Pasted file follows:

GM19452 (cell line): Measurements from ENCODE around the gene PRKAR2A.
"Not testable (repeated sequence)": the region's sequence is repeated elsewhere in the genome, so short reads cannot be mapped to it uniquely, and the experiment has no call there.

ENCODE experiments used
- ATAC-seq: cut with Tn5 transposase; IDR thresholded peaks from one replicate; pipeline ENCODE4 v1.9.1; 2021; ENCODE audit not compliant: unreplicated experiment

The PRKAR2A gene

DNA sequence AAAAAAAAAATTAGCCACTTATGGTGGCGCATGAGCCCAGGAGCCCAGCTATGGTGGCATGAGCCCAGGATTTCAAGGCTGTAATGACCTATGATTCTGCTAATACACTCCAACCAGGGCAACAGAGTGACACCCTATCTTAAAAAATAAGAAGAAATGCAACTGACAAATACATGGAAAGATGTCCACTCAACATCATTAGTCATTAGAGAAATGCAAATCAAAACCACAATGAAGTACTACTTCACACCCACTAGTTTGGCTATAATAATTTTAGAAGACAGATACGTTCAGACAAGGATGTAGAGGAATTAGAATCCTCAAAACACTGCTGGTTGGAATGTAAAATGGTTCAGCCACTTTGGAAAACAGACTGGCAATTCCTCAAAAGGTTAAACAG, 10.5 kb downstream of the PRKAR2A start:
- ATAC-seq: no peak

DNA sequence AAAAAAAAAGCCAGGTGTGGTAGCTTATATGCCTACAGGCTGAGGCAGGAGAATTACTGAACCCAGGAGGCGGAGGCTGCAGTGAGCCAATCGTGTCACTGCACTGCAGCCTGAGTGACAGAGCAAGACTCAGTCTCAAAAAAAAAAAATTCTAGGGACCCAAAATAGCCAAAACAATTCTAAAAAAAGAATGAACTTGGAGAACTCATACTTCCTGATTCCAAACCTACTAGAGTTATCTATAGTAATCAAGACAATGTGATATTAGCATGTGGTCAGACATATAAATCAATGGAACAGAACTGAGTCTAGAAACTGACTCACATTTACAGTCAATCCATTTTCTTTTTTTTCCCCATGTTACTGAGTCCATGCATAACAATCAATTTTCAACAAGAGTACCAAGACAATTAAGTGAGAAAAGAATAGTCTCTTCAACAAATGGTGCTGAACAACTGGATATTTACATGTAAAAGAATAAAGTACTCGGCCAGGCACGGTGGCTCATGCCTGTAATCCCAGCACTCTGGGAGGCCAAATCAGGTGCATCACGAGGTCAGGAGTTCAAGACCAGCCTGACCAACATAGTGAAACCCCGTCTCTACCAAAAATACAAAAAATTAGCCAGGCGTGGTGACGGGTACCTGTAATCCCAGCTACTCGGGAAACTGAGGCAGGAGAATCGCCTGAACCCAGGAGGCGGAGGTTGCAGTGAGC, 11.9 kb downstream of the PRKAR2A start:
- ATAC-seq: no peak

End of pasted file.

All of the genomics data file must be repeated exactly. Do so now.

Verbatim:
GM19452 (cell line): Measurements from ENCODE around the gene PRKAR2A.
"Not testable (repeated sequence)": the region's sequence is repeated elsewhere in the genome, so short reads cannot be mapped to it uniquely, and the experiment has no call there.

ENCODE experiments used
- ATAC-seq: cut with Tn5 transposase; IDR thresholded peaks from one replicate; pipeline ENCODE4 v1.9.1; 2021; ENCODE audit not compliant: unreplicated experiment

The PRKAR2A gene

DNA sequence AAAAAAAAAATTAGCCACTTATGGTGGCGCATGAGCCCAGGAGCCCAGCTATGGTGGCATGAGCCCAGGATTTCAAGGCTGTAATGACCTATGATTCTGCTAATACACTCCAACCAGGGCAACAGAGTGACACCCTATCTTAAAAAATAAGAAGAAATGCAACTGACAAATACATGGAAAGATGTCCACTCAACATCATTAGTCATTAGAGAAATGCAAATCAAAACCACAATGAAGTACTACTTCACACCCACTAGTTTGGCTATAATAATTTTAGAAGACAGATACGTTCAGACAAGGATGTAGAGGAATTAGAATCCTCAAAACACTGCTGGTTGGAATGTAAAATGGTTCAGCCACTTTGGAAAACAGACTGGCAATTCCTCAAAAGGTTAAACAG, 10.5 kb downstream of the PRKAR2A start:
- ATAC-seq: no peak

DNA sequence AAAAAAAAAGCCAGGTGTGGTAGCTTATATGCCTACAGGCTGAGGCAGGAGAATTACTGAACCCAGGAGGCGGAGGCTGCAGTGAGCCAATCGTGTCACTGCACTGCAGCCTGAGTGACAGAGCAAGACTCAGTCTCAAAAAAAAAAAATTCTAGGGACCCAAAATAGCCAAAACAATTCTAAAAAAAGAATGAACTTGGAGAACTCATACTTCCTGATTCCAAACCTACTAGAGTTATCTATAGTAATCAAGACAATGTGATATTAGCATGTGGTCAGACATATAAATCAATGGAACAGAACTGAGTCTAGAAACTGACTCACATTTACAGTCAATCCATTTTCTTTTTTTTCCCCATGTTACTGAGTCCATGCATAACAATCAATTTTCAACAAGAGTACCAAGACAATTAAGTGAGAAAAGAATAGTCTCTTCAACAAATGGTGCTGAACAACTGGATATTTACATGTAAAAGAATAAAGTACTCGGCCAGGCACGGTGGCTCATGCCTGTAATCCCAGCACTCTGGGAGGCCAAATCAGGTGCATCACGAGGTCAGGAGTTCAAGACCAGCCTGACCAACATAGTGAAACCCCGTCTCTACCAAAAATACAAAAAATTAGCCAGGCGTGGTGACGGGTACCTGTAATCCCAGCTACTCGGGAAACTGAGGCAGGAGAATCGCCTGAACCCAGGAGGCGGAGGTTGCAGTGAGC, 11.9 kb downstream of the PRKAR2A start:
- ATAC-seq: no peak